to the limit dose of 5,000 mg/kg. Thus, dimethomorph was found to be
negative in these studies for causing cytogenic damage in vivo.
v. Dimethomorph was negative for inducing unscheduled DNA synthesis
(UDS), in cultured rat liver cells, at doses up to 250 g/mL, a
weakly cytotoxic level.
vi. Dimethomorph was negative for transformation in Syrian hamster
embryo cells treated, in the presence and absence of activation, up to
cytotoxic concentrations (265 g/ml/+S9; 50 g/ml/-S9).
3. Reproductive and developmental toxicity--i. A rat developmental
toxicity study with a lowest observed adverse effect level (LOAEL) for
maternal toxicity of 160 mg/kg/day and a no observed adverse effect
level (NOAEL) for maternal toxicity of 60 mg/kg/day. The NOAEL for
developmental toxicity is 60 mg/kg/day. Dimethomorph is not teratogenic
in the Sprague-Dawley rat.
ii. A rabbit developmental toxicity study with a LOAEL for maternal
toxicity of 650 mg/kg/day and a NOAEL for maternal toxicity of 300 mg/
kg/day. The NOAEL for developmental toxicity is 650 mg/kg/day HDT.
Dimethomorph is not teratogenic in the New Zealand white rabbit.
iii. A 2-generation rat reproduction study with a LOAEL for
parental systemic toxicity of 1,000 ppm (80 mg/kg/day) and a NOAEL for
parental systemic toxicity of 300 ppm (24 mg/kg/day). The NOAEL for
fertility and reproductive function was 1,000 ppm (80 mg/kg bwt/day)
4. Subchronic toxicity--i. A 90-day dietary study in Sprague-Dawley
rats with a NOAEL of greater than or equal to 1,000 ppm HDT (73 mg/kg/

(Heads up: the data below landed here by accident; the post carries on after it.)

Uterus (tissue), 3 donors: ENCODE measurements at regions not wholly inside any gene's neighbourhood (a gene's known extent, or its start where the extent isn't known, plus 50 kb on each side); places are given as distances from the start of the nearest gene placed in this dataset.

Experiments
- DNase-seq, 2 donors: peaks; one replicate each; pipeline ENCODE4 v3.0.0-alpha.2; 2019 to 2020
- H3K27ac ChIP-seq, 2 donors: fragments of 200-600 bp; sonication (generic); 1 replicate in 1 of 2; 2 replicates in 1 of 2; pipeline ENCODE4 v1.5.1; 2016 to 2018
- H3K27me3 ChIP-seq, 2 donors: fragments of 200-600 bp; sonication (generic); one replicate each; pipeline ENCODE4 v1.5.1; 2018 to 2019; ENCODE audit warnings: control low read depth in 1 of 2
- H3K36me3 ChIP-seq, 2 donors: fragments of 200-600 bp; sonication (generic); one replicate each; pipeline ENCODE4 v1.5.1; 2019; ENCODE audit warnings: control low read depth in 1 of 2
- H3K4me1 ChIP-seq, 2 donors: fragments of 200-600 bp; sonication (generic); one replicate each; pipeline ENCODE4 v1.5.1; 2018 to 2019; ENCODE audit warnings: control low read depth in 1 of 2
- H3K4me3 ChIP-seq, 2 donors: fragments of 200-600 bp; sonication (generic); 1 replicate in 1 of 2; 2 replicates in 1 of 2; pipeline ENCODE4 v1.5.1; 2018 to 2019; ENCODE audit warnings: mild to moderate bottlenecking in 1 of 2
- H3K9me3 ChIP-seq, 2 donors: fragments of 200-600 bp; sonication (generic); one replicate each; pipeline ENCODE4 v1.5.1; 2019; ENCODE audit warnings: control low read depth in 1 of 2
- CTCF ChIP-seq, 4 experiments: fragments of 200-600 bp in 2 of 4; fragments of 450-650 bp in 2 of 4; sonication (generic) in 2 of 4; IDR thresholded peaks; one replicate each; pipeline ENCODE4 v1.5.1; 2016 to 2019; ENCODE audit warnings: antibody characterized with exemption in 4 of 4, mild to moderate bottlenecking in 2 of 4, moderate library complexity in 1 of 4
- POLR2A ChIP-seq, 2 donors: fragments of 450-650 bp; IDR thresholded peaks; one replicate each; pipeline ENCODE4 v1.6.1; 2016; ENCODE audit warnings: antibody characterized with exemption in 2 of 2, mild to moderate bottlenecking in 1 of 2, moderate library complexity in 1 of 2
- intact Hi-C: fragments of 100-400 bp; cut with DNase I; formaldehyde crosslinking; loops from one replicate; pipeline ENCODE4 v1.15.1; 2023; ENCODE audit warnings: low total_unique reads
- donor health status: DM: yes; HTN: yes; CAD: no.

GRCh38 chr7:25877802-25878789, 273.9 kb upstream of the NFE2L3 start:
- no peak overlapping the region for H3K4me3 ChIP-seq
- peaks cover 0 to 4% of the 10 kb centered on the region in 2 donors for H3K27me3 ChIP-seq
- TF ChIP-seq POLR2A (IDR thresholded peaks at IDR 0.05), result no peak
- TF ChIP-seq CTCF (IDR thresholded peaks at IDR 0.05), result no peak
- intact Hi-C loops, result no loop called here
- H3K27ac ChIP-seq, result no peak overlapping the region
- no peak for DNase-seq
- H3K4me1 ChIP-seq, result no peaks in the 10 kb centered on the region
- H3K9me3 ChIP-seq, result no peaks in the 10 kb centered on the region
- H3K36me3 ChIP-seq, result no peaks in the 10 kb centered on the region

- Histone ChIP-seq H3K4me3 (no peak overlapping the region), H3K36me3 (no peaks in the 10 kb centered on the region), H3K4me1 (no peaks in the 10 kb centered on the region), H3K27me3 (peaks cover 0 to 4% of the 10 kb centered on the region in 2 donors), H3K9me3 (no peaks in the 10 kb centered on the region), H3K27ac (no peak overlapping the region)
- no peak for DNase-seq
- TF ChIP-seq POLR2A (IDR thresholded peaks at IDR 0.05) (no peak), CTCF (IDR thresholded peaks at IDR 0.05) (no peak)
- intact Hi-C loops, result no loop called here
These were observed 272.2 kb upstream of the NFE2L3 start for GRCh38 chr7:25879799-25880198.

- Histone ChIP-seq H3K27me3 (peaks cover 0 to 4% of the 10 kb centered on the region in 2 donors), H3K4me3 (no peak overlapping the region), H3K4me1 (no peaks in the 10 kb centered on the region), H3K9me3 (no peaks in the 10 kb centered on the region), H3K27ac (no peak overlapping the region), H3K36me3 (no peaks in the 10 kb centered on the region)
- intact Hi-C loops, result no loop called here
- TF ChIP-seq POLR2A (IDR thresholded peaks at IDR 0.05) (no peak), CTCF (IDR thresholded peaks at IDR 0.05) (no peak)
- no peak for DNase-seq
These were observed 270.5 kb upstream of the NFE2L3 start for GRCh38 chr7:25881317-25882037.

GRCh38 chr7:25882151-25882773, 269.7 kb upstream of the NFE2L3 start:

day) for males and 82 mg/kg/day for females.
ii. A 90-day dog dietary study with a NOAEL 450 ppm (15 mg/kg/day)
and a LOAEL 1,350 ppm (43 mg/kg/day).
5. Chronic toxicity--i. A 2-year chronic toxicity study in Sprague-
Dawley rats with a NOAEL of 200 ppm (9 mg/kg/day for males and 12 mg/
kg/day for females). The LOAEL for systemic toxicity is 750 ppm (36 mg/
kg/day for males and 58 mg/kg/day for females).
ii. A 1 year chronic toxicity study in dogs with a NOAEL of 450 ppm
(14.7 mg/kg/day) and a LOAEL of 1,350 ppm (44.6 mg/kg/day).
iii. A 2-year oncogenicity study in Sprague-Dawley rats with a
NOAEL for systemic toxicity of 200 ppm (9 mg/kg/day for males and 11
mg/kg/day for females). The LOAEL for systemic toxicity was 750 ppm (34
mg/kg/day for males and 46 mg/kg/day for females). There was no
evidence of increased incidence of neoplastic lesions in treated
animals. The NOAEL for oncogenicity is 2,000 ppm (95 mg/kg/day for
males and 132 mg/kg/day for females) HDT.
iv. A 2-year oncogenicity study in mice with a NOAEL for systemic
toxicity of 100 mg/kg/day and a LOAEL of 1,000 mg/kg/day. There was no
evidence of increased incidence of neoplastic lesions in treated
animals. The NOAEL for oncogenicity is 1,000 mg/kg/day HDT.
6. Animal metabolism. Results from the livestock and rat metabolism
studies show that orally administered dimethomorph was rapidly excreted
by the animals. The principal route of elimination is the feces.